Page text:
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I am creating a FPS game online. I want the user to be able to use a sensitivity they are familiar with from games they've played. In this case, I want them to use their Fortnite sensitivity.

I am trying to figure out the Math behind it all.

I have figured out how to change the sensitivity in the PointerLockerControls.js file and can edit it from my main js file.

function onMouseMove( event ) {

    if ( scope.isLocked === false ) return;

    var movementX = event.movementX || event.mozMovementX || event.webkitMovementX || 0;
    var movementY = event.movementY || event.mozMovementY || event.webkitMovementY || 0;

    euler.setFromQuaternion( camera.quaternion );

    this.speedFactorX = 0.002;
    this.speedFactorY = 0.002;

    euler.y -= movementX * scope.speedFactorX;
    euler.x -= movementY * scope.speedFactorY;

    euler.x = Math.max( - PI_2, Math.min( PI_2, euler.x ) );

    camera.quaternion.setFromEuler( euler );

}

I want to know what type of unit the '0.002' is.

In fortnite, I have my sensitivity at '0.08'. Obviously, this is way too fast to replace the speed factor values.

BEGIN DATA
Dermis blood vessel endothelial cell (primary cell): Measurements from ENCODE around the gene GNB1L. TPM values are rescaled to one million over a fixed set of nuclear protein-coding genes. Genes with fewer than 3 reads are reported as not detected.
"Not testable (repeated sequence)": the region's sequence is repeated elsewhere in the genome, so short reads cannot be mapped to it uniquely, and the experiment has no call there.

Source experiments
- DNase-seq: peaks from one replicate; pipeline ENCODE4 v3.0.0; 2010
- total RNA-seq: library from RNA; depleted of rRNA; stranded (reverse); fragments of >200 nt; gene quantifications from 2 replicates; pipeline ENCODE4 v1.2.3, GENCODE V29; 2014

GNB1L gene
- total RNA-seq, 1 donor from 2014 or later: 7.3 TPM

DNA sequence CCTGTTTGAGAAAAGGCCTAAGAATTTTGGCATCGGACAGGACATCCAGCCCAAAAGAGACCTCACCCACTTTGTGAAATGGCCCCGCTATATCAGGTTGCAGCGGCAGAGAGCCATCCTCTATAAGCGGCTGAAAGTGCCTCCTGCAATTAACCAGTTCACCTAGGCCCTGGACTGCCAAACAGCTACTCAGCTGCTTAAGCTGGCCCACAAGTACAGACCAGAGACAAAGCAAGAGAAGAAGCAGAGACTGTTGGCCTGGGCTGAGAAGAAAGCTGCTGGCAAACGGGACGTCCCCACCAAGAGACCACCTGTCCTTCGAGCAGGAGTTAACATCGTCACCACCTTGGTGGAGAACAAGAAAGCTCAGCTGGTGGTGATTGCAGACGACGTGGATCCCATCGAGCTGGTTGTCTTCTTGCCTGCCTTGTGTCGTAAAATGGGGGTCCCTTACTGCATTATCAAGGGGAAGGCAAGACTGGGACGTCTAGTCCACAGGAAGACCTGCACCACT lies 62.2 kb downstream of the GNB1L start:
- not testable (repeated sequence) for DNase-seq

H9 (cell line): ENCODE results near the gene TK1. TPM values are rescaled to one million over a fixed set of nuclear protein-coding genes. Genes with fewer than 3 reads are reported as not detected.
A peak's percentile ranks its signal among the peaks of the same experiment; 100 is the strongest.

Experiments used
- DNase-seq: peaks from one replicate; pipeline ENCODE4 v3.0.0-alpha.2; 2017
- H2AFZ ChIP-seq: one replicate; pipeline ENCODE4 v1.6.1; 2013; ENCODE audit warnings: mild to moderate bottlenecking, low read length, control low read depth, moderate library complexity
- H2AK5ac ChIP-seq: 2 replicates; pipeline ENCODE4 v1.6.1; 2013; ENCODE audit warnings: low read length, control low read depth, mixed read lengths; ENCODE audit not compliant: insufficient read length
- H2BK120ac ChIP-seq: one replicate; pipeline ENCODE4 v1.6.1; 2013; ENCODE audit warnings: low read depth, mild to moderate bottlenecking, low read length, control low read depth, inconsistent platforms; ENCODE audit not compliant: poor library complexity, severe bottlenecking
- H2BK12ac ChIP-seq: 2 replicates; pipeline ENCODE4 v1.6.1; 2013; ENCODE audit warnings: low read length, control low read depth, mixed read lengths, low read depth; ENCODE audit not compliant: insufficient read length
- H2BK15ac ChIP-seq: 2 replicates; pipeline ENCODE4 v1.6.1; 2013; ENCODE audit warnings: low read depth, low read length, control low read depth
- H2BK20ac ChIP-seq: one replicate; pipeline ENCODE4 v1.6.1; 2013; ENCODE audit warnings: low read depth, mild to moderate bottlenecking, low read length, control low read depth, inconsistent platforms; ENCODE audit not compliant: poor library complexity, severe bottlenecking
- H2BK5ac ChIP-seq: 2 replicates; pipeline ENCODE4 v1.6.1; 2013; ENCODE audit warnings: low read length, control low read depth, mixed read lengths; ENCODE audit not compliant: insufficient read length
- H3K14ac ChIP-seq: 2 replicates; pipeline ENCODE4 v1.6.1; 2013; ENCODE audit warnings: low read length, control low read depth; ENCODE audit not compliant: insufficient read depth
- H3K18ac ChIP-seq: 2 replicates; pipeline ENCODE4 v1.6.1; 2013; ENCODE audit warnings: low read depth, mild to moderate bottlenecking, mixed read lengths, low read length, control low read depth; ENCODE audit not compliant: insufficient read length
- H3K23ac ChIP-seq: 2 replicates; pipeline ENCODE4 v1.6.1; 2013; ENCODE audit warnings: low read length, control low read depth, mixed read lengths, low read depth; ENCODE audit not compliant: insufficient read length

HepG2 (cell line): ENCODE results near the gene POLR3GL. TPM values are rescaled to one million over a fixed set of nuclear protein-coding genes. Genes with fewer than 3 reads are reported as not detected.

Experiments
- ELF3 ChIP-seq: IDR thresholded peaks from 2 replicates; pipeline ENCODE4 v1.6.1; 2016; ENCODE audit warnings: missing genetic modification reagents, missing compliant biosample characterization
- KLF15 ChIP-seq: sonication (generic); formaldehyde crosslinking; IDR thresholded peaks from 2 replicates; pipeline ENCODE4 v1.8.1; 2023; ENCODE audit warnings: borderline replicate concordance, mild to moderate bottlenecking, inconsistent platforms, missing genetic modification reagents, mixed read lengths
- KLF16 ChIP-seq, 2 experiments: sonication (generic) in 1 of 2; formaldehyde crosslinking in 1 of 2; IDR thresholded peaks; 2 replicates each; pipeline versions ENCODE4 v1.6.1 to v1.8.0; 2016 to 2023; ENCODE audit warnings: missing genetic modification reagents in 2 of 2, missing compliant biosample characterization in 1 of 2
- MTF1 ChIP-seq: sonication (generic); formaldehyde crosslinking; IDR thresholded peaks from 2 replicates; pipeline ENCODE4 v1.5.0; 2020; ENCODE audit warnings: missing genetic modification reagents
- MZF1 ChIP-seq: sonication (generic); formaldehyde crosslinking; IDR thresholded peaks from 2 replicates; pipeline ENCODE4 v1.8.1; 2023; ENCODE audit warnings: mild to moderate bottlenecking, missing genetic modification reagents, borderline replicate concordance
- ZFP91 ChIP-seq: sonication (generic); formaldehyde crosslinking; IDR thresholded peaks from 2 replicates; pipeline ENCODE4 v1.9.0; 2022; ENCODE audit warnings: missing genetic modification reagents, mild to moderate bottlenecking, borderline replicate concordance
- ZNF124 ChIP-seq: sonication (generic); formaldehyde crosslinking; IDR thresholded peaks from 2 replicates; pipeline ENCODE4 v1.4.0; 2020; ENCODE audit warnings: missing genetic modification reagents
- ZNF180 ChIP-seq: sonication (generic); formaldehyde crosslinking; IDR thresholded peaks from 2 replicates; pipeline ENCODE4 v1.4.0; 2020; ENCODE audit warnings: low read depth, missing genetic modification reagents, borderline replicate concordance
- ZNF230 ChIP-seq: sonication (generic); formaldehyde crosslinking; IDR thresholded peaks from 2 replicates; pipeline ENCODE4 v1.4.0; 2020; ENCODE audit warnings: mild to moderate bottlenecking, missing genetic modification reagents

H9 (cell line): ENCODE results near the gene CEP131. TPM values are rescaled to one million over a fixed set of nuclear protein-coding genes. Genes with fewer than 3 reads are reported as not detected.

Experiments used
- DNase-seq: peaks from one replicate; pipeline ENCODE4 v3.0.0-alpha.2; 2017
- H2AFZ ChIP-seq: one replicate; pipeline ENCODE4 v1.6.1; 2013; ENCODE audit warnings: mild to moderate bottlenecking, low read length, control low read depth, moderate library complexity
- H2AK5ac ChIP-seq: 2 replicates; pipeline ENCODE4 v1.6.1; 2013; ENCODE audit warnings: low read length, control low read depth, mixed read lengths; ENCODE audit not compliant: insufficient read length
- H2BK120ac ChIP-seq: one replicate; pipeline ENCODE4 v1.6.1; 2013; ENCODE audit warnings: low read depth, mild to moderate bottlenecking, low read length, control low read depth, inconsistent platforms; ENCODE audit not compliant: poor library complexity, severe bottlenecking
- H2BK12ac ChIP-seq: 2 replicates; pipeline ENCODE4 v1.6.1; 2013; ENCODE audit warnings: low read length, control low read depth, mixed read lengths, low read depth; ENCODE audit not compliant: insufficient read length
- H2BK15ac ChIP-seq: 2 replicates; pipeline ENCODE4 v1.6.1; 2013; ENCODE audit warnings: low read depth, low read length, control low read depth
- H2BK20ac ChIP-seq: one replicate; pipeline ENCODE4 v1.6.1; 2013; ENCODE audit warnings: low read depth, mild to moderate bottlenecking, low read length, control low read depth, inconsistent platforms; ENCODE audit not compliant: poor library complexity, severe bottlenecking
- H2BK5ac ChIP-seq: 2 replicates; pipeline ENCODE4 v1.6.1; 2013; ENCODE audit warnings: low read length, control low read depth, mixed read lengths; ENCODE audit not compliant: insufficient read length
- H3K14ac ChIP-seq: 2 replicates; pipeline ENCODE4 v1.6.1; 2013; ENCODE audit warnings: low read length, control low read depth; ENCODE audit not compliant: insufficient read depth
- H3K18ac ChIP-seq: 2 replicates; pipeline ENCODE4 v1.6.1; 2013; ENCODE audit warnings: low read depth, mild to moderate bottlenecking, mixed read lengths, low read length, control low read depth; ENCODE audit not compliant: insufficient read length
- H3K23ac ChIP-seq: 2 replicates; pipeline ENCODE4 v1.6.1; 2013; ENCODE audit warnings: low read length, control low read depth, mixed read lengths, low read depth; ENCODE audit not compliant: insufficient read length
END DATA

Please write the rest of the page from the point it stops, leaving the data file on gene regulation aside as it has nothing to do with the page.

What kind of math do I need to match the users sensitivity in fortnite, to the speed factor values?

Hope someone can understand what I mean. Thanks!

This may help with the fortnite values - https://jscalc.io/calc/RTCJTLMts42GYfWf

I will be using the fortnite slider.

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The type of unit for 0.002, as the name suggests, is a factor. An arbitrary number chosen to lower the rate of turning so that tiny mouse movements don't spin the camera 100 times.

To get fortnite-like aim, you need to disable mouse acceleration(enabled by default in windows) and measure the distance your mouse travels for a complete rotation in fortnite. Then, you need to match this distance in your engine. If your mouse moves 5'' in fortnite for a complete rotation, and in your engine it does 1.5 rotations for 5'', you need to divide your factor by 1.5. If your engine does 0.1 rotations in 5'', divide by 0.1.

For vertical sensitivity, use aiming upward to downward instead of rotations.

There's the possibility that fortnite uses a non-linear function for its sensitivity value, so that 0.09 may be double or triple what 0.08 was. This seems unlikely though, you shouldn't need to worry about it.

Some games(not fortnite) also smooth the camera. You can do this by keeping your existing camera code, but adding a new camera whose position is updated every frame:

smoothCamera.quaternion.slerp(camera.quaternion, Math.min(1, clock.getDelta()*50));
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